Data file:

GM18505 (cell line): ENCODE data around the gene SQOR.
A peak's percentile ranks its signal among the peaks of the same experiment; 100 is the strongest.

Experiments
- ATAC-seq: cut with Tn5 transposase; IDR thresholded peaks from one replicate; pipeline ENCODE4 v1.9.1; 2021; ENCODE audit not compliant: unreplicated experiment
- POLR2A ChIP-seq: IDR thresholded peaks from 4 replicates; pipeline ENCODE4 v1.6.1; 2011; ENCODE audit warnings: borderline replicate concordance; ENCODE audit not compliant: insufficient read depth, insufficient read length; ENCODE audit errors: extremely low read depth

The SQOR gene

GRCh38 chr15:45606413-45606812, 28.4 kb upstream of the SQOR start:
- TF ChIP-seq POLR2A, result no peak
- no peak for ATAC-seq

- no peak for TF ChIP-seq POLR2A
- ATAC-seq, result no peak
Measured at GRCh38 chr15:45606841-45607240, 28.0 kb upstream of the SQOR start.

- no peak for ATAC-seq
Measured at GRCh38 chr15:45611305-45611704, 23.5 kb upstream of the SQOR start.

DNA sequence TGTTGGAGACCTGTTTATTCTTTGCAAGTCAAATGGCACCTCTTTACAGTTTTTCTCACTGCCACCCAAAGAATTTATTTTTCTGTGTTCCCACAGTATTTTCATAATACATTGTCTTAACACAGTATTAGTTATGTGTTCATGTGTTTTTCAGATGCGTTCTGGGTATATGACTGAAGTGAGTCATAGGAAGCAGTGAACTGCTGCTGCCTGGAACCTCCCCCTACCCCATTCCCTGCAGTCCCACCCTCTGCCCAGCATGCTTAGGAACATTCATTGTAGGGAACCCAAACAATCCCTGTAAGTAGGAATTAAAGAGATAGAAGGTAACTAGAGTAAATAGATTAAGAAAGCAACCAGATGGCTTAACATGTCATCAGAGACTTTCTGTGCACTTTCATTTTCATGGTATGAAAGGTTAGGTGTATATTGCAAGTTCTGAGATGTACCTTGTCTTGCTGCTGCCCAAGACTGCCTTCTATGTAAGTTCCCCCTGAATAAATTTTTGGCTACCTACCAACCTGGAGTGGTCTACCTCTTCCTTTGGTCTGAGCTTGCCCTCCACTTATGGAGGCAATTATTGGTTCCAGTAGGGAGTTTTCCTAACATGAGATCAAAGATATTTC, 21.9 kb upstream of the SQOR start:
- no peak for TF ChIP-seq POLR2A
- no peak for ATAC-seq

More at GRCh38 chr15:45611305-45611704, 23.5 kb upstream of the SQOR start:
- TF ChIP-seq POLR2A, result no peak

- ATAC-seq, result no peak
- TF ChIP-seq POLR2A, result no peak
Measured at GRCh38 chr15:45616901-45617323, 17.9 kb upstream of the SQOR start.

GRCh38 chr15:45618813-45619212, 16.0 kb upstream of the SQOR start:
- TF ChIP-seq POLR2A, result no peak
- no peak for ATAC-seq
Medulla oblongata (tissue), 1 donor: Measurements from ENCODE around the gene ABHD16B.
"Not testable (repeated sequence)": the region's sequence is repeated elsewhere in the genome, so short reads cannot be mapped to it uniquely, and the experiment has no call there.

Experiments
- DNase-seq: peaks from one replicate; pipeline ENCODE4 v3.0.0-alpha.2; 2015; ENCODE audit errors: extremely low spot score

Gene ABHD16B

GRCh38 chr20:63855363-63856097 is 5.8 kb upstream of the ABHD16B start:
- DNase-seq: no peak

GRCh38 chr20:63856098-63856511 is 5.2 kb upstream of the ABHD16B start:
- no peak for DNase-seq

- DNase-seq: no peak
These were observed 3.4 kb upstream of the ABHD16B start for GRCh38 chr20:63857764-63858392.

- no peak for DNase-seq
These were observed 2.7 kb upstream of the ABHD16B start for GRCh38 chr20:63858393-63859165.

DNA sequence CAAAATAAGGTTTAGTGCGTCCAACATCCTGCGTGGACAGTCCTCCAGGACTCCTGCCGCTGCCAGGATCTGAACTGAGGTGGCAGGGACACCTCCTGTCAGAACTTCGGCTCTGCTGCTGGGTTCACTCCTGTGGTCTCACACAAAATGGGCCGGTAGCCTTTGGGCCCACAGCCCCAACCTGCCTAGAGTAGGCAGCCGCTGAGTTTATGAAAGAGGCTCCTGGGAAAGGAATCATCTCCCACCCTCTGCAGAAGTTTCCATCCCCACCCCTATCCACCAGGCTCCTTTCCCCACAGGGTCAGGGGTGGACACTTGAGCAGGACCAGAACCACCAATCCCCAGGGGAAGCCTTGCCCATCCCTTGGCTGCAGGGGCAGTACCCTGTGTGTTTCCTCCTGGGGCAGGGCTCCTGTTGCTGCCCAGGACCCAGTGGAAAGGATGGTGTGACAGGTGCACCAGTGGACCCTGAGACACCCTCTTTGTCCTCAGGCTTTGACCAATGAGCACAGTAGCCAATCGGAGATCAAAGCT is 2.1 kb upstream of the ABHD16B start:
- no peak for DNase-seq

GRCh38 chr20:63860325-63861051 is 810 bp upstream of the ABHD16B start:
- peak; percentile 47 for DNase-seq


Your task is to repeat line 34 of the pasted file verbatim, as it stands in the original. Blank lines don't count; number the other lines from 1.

- no peak for DNase-seq